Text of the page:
Tuesday, January 26, 2010

Word Processors

Last week a reader mentioned word processors. I consider them a blessing and a nuisance, moreso the blessing. Okay, I have a love/hate relationship with my word processor.

Why? Simple.

A word processor allows me to type in cyberspace rather than on a sheet of paper. Remember -- for those old enough -- back to the days of a typewriter and the silly typing eraser with the mini whiskbroom? You made a typo and then you needed to fix it. The damage caused by the stupid ink eraser scratching away the paper... and then the broom to brush away the itty-bitty wads of paper... yuck!

IF the paper was still in the typewriter, it was somewhat easier. IF you'd removed it THEN found the mistake, well, it was more difficult. It was especially true if you had to squeeze two letters into the space of one. But, thanks to my typing instructor back in high school, I was able to do that. Learning the skill made my job much easier when I was in the Navy. {Short digress follows}

I was lucky enough to be part of a crew for a new ship -- yes, I commissioned a ship. Anyway, as the Engineering Yeoman, my duty during our cruise from Boston, MA to Long Beach, CA was to type up all the pages of the 6-10 manuals, duplicate and compilate. I had a case of those blue mimeograph sheets, bottles of blue fix-it for typos, one IBM Selectric typewriter and hours of fun. The manuals were completed on time.

Thinking back of how much easier it would have been to create all of them in cyberspace. [sigh]

Anyway, I have used manual typewriters, electric typewriters, Atari computers, Epson CP/M computers, IBM computers and a large selection of generic PCs over the years to create my stories and novels. Each year and each computer was just a wee bit smarter than the last and the word processors improved also.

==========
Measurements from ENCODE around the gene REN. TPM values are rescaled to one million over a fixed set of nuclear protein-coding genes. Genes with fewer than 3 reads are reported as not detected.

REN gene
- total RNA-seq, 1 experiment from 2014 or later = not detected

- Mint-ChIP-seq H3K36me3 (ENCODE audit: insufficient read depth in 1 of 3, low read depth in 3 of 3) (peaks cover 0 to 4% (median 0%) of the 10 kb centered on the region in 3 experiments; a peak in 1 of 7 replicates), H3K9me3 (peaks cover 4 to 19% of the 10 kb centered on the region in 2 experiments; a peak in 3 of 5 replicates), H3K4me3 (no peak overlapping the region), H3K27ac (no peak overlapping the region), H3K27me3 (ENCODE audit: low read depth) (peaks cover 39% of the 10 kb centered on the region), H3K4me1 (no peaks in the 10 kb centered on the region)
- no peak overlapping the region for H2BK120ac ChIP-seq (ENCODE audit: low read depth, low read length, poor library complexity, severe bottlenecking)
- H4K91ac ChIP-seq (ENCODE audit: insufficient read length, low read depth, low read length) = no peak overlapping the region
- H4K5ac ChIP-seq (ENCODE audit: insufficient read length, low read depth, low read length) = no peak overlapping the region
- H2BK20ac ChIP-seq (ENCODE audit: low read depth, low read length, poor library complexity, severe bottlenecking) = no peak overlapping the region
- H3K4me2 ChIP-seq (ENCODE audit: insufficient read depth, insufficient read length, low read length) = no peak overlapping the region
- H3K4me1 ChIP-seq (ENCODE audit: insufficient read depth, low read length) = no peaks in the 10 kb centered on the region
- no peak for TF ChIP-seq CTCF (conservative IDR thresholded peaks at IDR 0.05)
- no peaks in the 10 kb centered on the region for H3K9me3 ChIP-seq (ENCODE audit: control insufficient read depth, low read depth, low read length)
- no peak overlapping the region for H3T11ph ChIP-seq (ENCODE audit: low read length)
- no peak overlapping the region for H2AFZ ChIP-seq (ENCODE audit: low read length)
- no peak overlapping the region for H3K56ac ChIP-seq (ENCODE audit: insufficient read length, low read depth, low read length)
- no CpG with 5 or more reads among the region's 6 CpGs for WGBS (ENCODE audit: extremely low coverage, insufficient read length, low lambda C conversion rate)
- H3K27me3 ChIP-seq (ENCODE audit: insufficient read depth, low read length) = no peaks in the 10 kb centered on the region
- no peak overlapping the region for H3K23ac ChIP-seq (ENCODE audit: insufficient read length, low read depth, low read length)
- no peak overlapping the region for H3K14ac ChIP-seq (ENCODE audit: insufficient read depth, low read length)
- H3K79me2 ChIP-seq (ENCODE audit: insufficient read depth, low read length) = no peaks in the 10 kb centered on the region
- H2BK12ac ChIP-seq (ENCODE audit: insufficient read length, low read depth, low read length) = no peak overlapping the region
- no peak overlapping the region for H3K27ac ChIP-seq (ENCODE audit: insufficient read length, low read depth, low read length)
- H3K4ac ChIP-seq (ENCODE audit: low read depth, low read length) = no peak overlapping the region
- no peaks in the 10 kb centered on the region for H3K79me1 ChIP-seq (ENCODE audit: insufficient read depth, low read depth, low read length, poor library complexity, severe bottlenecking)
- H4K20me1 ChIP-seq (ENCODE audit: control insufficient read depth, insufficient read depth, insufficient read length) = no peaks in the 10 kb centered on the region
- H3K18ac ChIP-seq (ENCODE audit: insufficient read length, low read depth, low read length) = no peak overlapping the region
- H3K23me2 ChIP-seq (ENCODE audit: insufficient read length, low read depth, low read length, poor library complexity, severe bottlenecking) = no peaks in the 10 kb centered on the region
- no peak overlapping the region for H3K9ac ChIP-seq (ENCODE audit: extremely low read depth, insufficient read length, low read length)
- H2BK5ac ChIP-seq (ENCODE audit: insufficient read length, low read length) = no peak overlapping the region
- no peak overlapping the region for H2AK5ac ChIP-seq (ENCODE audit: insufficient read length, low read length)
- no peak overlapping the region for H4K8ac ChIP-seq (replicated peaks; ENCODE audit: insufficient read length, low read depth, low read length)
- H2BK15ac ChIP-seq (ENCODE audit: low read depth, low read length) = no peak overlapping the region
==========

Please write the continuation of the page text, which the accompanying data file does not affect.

Then came SpellCheck. I was in heaven. I was a Spelling Bee competitor and did very well so it was never really an issue for me. But, wow, a spell checker. How cool!

I love a word processor on the computer. Speed... Ease... Yes, it is LOVE, LOVE, LOVE.

Remember last week's entry? Their isn't an our goes buy eye don't think the spell chequer can't help me with my spelling.

The above sentence is correct according to almost every spell checker. All the words are spelled correctly.

Hence, my hate position with a word processor. And that isn't the only reason. Ever try to get it to spell the word correctly?

I mean, if you don't know how to spell it? Just like the dictionary -- the touchy-feely book version -- you can open it up and look up and down the pages. If you don't know how to spell the word, at least you have some idea of how it starts to get you on the correct page. Flipping pages of a book dictionary and you can find the correct spelling. With a word processor, you might as well beat your head on the desk until the correct spelling comes to mind. psychosis. Start spelling it incorrectly and you will be lost forever in the spell check work processing game.